Daily Archives: May 12, 2010

Build a DIY Backyard Fire Pit [DIY]

Summer's coming, and for many of us, nothing cures residual work stress like enjoying a nice fire in the great outdoors—or even just our backyards. A step-by-step guide on DIY site Instructables details how to build a backyard fire pit. More »







Keyconfig Customizes a Ridiculous Amount of Keyboard Shortcuts in Chrome [Downloads]

We love keyboard shortcuts here at Lifehacker, and Chrome’s already got more than a few built in. But if you don’t like the defaults, or want to add a few of your own, extension Chrome Keyconfig gives you pretty much endless possibilities. More »







John Dillinger’s fake escape pistol

dillinger.png

I have often opined that truly creative problem solving comes from limiting one’s options, rather than expanding them. Which is why prisoner’s inventions fascinate me so much. (If you’ve not had a chance to browse Angelo’s Prisoners’ Inventions book, BTW, I highly recommend it–it’s not about shivs or improvised weapons, but about how prisoners make game pieces, heat water, control the climate in their cells, etc., etc. using only the odds and ends they are permitted by, or can slip past the attention of, the state.) Compare an object like this prop handgun, which was reportedly used by John Dillinger in his escape from the Crown Point, Indiana Jail in 1934, to, say, a modern-day toothbrush handle, or a Nike sneaker, designed by a professional working with a CAD-CAM system, industrial machine tooling, and a smorgasboard of rainbow-colored polymers and elastomers, most of which add no functional value at all, and are employed just to make a product stand out from competitors on the shelf. Granted, an escaping prisoner and a product designer have wildly different goals, but if asked “who is doing more creative, original problem-solving,” I know how I’d answer. [via Boing Boing]

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The Ultimate Start to Finish Guide to Your XBMC Media Center [How To]

XBMC is a fantastic and free cross-platform media center application we’re nuts for. If you’ve wanted to start using it or just wanted to customize the XBMC installation you’re already running, this guide will walk you through everything, from installation to total customization. More »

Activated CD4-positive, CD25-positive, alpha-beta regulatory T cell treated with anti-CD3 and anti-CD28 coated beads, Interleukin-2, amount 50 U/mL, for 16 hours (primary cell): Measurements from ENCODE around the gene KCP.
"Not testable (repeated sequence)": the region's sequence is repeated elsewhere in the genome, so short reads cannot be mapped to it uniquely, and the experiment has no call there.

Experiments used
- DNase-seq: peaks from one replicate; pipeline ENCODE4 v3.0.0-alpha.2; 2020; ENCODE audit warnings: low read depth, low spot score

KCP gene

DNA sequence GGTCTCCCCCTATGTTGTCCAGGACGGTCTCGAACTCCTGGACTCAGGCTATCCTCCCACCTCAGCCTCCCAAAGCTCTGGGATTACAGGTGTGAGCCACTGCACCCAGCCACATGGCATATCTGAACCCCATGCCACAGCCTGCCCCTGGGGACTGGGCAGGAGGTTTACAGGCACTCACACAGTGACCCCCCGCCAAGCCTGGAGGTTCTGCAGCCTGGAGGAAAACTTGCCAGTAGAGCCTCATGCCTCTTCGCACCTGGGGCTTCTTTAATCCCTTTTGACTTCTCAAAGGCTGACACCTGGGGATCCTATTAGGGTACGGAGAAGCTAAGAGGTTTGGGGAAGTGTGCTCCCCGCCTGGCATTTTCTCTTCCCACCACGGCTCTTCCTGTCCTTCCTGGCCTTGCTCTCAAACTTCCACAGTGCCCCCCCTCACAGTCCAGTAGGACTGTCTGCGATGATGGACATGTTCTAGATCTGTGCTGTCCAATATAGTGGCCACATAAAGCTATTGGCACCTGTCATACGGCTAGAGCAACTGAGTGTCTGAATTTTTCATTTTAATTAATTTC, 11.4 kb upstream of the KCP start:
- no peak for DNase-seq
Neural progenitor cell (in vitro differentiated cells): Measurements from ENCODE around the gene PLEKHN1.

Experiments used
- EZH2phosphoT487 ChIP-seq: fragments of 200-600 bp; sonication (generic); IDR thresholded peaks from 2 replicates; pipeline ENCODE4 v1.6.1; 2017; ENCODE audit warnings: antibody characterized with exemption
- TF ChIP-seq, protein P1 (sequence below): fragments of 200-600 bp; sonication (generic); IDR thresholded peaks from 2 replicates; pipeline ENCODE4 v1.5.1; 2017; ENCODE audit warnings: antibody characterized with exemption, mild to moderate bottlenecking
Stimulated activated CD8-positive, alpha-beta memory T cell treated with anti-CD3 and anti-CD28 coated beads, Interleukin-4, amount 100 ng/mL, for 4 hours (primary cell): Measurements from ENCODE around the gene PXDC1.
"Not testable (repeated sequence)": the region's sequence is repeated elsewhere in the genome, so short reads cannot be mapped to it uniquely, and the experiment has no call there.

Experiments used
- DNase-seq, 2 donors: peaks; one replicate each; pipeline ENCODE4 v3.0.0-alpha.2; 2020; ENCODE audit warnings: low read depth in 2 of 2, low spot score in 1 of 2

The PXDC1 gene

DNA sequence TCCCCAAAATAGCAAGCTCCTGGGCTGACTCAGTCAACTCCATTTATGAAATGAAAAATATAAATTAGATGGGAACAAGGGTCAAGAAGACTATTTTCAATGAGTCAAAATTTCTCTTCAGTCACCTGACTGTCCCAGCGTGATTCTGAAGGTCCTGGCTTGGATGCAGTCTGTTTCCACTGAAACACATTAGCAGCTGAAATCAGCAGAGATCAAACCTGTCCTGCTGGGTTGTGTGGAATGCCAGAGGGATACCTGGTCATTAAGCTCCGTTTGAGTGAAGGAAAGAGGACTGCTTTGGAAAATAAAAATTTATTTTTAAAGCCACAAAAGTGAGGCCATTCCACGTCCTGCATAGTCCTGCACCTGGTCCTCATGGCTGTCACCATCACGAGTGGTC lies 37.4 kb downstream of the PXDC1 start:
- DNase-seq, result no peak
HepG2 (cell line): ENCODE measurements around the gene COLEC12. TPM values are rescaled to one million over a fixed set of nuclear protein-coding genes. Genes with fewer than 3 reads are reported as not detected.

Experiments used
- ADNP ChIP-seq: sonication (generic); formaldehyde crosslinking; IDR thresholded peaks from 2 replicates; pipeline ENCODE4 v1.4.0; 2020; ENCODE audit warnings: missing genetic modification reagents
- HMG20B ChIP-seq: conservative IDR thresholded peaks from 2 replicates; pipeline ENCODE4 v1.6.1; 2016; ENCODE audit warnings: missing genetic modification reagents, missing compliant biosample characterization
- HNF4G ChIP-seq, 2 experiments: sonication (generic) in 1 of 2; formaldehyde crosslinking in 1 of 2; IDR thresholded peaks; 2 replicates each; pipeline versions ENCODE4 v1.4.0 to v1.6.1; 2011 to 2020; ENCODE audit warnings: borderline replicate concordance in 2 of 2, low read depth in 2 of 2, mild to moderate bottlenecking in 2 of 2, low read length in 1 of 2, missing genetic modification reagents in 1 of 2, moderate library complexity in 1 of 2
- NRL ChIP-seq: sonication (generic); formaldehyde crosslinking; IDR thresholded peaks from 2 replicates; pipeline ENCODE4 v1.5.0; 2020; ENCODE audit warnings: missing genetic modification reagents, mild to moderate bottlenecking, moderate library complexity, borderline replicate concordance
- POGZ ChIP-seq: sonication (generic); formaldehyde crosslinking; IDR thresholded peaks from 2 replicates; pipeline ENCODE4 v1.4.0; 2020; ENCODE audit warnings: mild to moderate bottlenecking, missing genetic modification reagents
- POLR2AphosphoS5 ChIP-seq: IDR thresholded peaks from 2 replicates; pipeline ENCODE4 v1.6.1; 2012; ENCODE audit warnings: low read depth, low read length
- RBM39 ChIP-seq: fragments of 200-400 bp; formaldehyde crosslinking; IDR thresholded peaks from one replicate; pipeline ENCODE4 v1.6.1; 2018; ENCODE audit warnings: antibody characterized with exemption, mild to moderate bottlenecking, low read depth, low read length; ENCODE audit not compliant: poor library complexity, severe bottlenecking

Media centerXBMCXBMC Media CenterMicrosoft WindowsOperating Systems

iPad Keyboard Shortcuts

I was pretty excited to hear that the iPad supported a hardware keyboard. With my history in Unix, I’ve become pretty comfortable as a touch typist, enough so that there is no faster way to get words out of my head and into the text editor. My excitement was short-lived, however. Soon after receiving my Bluetooth Apple keyboard in the mail, I found that most of the keyboard shortcuts I was hoping for were not there.

So, after trying every keyboard shortcut I could think of, here’s a rundown of all the shortcuts that work on the iPad.

  • CMD – c (Copy selected text)
  • CMD – x (Cut selected text)
  • CMD – v (Paste)
  • CMD – z (Undo)
  • CMD – shift – z (Redo)
  • CMD – Up Arrow (Jump to top of document)
  • CMD – Down Arrow (Jump to bottom of document)
  • CMD – Left Arrow (Jump to beginning of line)
  • CMD – Right Arrow (Jump to end of line)
  • CMD – Delete (Delete everything on the current line to the left of the cursor)
  • Option – Delete (Delete the word to the left of the cursor, and its preceding space)
  • F1 (Dim Screen)
  • F2 (Brighten Screen)
  • F7 (Back one song)
  • F8 (Play/Pause Music)
  • F9 (Skip one song ahead)
  • F10 (Mute)
  • F11 (Volume Down)
  • F12 (Volume Up)
  • Eject key (Show/hide on-screen keyboard)

Luckily, all of the standard shortcuts for special characters still seem to work, like our beloved option – shift – k.

If I’ve missed any shortcuts, please let me know in the comments!

Apple’s keyboard dock has additional keys for locking the iPad, search, and home. I’m disappointed that those keys did not find an equivalent on the Bluetooth keyboard. I’m also disappointed that not all applications have full access to the key events sent from the keyboard. Most third-party apps that I’ve tested only have access to basic text entry and ignore the escape key or control characters.

The good news is that the shortcomings of the iPad’s keyboard integration are software, and can be fixed. I’ve heard rumors of good things coming in iPhone OS 4, so I’m hoping that CMD-q, CMD-tab, CMD-i, and CMD-b make a comeback. I’m also hoping for some better integration of the keyboard with Safari. Safari will recognized the keyboard for any text entry, but little, if anything, beyond that. The biggest missing feature for Safari for me is the ability to search for text on a page, CMD-F. CMD-I would be great for sending a page via email, and CMD-1 through 9 would be nice for bookmarklets like Instapaper.

Part of the problem with keyboard integration is the melding of the old world and new world. The iPad is meant to be touched and gestured to, but many tasks still require text entry. Typing is faster, far faster for me, than handwriting, and not as awkward as voice recognition software like Dragon Dictation (App Store Link). Looking at Apple’s track record for developing its products, it introduces a new product with very, very few features, and then hones and perfect those features over time, and adds new ones as the product matures. I’m confident that the iPad will one day mature into a writers companion, and a power user’s dream.

Similarity Finds and Removes Duplicate Music Files [Downloads]

Windows: Got a whole bunch of music files scattered across your hard drive by various media apps? Similarity can find duplicate music files using file names, metadata tags, and even audio analysis, and makes it easy to get rid of them. More »









WindowsFile ManagementFile managerDeletionComputer file

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